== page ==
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Tissington Pond
Derbyshire UK location map.svg
Red pog.svg
Location within Derbyshire
Population158 (2001)
OS grid reference SK176523
Civil parish
Shire county
Country England
Sovereign state United Kingdom
Postcode district DE6
Dialling code 01335
Police Derbyshire
Fire Derbyshire
Ambulance East Midlands
UK Parliament
List of places
53°04′N1°44′W / 53.07°N 1.74°W / 53.07; -1.74

Tissington is a village and former civil parish, now in the parish of Tissington and Lea Hall, in the Derbyshire Dales district of Derbyshire, England. In 2001 the parish had a population of 158. [1] The population "Tissington and Lea Hall" at the 2011 census was 159. [2] It is part of the estate of Tissington Hall, owned by the FitzHerbert family since 1465. It is a popular tourist attraction, particularly during its well dressing week. It also gives its name to the Tissington Trail, a 13-mile (21 km) walk and cycle path which passes nearby. The Limestone Way, another long-distance path and bridleway, passes through the village itself.



Tissington (Old English "Tidsige's farm/settlement" [3] ) is recorded in the Domesday Book of 1086 as Tizinctun, [4] :1413 having been given to Henry de Ferrers [5] by the King:

"In Tizinctun Ulchel, Edric, Ganel, Uluiet, Wictric, Leuric, Godwin had 4 carucates of land for geld. Land for 4 ploughs. Now in the demesne there (are) 3 ploughs: and 12 villanes, and 8 bordars having 4 ploughs, and 1 mill of 3 shillings (value); and 30 acres (120,000 m2) of meadow. Underwood 1-mile (1.6 km) in length and 4 furlongs in breadth. In the time of King Edward it was worth £4, now 40 shillings" [4] :745

During the reign of Henry I the estate passed to the Savage family. After the death of the last male heir, William le Savage in 1259 it was split between the families of the joint heiresses, the Meynells and Edensors. The Meynell's part of the estate was acquired in marriage by Nicholas FitzHerbert in the 1460s. During the reign of Elizabeth I, Francis, the great-grandson of Nicholas, purchased the remainder from the heirs of Edensors. From then the village and estate has been wholly in the ownership of the FitzHerbert family. [6]

During the Civil War a redoubt or siegework was constructed on the hill north of the church. The buried and earthwork remains are protected as a Scheduled Monument. Tissington Hall was garrisoned for the King by its owner, Colonel Fitzherbert in December 1643. [7]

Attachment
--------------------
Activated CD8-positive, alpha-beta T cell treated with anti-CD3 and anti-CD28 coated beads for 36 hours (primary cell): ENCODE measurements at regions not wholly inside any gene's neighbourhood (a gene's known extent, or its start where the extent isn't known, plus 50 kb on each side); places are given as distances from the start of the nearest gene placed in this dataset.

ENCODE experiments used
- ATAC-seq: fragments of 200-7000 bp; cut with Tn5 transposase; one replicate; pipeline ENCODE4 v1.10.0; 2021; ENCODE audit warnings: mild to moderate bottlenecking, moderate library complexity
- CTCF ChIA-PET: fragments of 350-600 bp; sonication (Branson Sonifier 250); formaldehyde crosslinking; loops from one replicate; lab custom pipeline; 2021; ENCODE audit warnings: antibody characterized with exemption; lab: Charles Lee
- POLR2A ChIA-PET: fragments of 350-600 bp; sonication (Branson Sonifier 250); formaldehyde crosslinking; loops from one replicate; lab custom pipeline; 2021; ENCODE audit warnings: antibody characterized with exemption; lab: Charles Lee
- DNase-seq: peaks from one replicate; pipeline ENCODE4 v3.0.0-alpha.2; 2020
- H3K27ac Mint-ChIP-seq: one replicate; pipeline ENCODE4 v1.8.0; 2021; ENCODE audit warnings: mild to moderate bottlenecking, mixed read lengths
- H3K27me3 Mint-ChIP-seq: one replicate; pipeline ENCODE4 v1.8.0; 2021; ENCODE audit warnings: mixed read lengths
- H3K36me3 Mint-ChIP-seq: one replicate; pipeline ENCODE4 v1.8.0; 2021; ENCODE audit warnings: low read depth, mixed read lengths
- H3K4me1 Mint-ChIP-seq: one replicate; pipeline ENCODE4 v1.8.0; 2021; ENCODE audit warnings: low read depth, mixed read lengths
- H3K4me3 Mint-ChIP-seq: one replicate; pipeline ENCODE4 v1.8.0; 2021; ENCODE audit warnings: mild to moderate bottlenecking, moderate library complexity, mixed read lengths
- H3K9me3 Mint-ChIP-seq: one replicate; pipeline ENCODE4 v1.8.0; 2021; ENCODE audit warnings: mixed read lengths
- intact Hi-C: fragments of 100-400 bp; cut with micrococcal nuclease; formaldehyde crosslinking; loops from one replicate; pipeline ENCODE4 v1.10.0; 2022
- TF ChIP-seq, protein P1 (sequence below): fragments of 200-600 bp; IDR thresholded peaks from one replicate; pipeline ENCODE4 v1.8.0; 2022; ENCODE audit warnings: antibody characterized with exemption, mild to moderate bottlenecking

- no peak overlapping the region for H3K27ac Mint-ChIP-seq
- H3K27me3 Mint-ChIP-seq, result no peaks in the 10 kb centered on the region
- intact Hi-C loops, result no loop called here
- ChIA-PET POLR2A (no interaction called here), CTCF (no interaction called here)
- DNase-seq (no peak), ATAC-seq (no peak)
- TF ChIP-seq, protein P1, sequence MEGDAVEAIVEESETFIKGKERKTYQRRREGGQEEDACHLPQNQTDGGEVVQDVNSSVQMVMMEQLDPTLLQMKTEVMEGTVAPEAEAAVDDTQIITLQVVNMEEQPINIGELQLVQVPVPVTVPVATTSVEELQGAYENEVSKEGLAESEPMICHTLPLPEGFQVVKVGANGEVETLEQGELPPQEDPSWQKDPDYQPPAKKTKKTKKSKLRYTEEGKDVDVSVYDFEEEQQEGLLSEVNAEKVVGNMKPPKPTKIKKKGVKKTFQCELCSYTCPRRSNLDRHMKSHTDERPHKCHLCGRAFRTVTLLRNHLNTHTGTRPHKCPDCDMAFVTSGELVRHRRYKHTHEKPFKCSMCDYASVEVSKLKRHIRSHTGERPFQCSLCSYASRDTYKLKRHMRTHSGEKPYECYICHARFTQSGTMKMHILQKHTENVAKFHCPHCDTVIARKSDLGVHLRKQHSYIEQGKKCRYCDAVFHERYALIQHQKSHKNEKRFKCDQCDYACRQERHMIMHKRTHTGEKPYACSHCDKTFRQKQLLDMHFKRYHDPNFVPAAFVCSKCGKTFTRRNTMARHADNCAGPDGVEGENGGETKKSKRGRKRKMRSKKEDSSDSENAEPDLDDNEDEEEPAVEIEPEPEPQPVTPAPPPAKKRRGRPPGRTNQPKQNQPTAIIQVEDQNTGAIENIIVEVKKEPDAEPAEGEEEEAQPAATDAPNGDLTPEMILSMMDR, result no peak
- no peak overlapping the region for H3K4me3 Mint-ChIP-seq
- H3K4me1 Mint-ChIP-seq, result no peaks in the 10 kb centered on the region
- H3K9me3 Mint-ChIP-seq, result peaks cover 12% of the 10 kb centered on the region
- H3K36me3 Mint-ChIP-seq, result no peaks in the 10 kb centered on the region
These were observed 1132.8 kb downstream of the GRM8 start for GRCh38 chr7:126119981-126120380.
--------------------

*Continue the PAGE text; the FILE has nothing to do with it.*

As of March 2021, and since 1989, the owner of the village was Sir Richard FitzHerbert, 9th Baronet who resides at Tissington Hall. In an interview, he said that 45 of the properties were rented out and that tenants farmed the 2,000 acres around the Hall which operates some corporate events and weddings. [8]

On 1 April 2009 the parish was abolished and merged with Lea Hall to form "Tissington & Lea Hall". [9]

Notable buildings

The Hall Tissington Hall2.jpg
The Hall
The Church TissingtonChurch.jpg
The Church
Typical cottages Tissington cottages.JPG
Typical cottages

In the centre of the village is Tissington Hall, the seat of the FitzHerberts. A Jacobean building built in 1609 [10] by Francis FitzHerbert, replacing an earlier moated manor house, it is a Grade II* listed building. [11] The owner was awarded the Bledisloe Gold Medal "for estate management by the Royal Agricultural Society" in 2006. [12]

The parish church of St Mary opposite the hall has a Norman tower and font. [13]

The majority of the other buildings in the village are built in the local vernacular style, of which around 70% are listed buildings.

Well dressings

An estimated 50,000 [14] people visit the village to view its well dressings each year. Six wells (Children's Well, Coffin Well, Hall Well, Hands Well, Town Well and Yew Tree Well) are decorated during the week of Ascension Sunday with pictures formed by pressing flower petals and other organic materials into a clay substrate. The pictures are usually on a Biblical theme reflecting current events or anniversaries. This tradition is often cited to date back at least to 1348, following the village’s escape from the Black Death, which the villagers attributed to the purity of the water in its wells. [15]

A dressed well in 2007 Well Dressing Tissington Derbyshire UK 2007.jpg
A dressed well in 2007

Literary connections

Richard Graves wrote some of his novel The Spiritual Quixote whilst staying in Tissington. [16]

See also

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  1. Neighbourhood Statistics
  2. "Civil parish population 2011". Neighbourhood Statistics. Office for National Statistics. Retrieved 1 April 2016.
  3. English Place Names Society Database at the University of Nottingham
  4. 1 2 Domesday Book: A Complete Translation. London: Penguin. 2003. ISBN   0-14-143994-7.
  5. Henry was given a large number of manors throughout England, but particularly in Derbyshire.
  6. Buckley, D.H. (1968). A Short History of Tissington and its Parish Church. J.F. Hill.
  7. "Civil War redoubt 150m east of Tissington Hall" (PDF). English Heritage. 15 February 1999. Retrieved 16 June 2016.
  8. "Inside Britain's privately owned villages". Country Life. Retrieved 14 April 2021.
  9. "Ashbourne Registration District". UKBMD. Retrieved 5 August 2023.
  10. Bygone Derbyshire site
  11. Historic England. "Tissington Hall (Grade II*) (1335283)". National Heritage List for England . Retrieved 16 June 2016.
  12. "Inside Britain's privately owned villages". Country Life. Retrieved 14 April 2021.
  13. Historic England. "Church of St Mary (Grade II*) (1109271)". National Heritage List for England . Retrieved 16 June 2016.
  14. "Well-Dressings". Tissington Hall. 2008. Archived from the original on 2 March 2009.
  15. "Tissington Well Dressings". Discover Derbyshire and the Peak District. Retrieved 16 June 2016.
  16. IGEW - Wilson, John Marius (1870) Imperial Gazetteer of England and Wales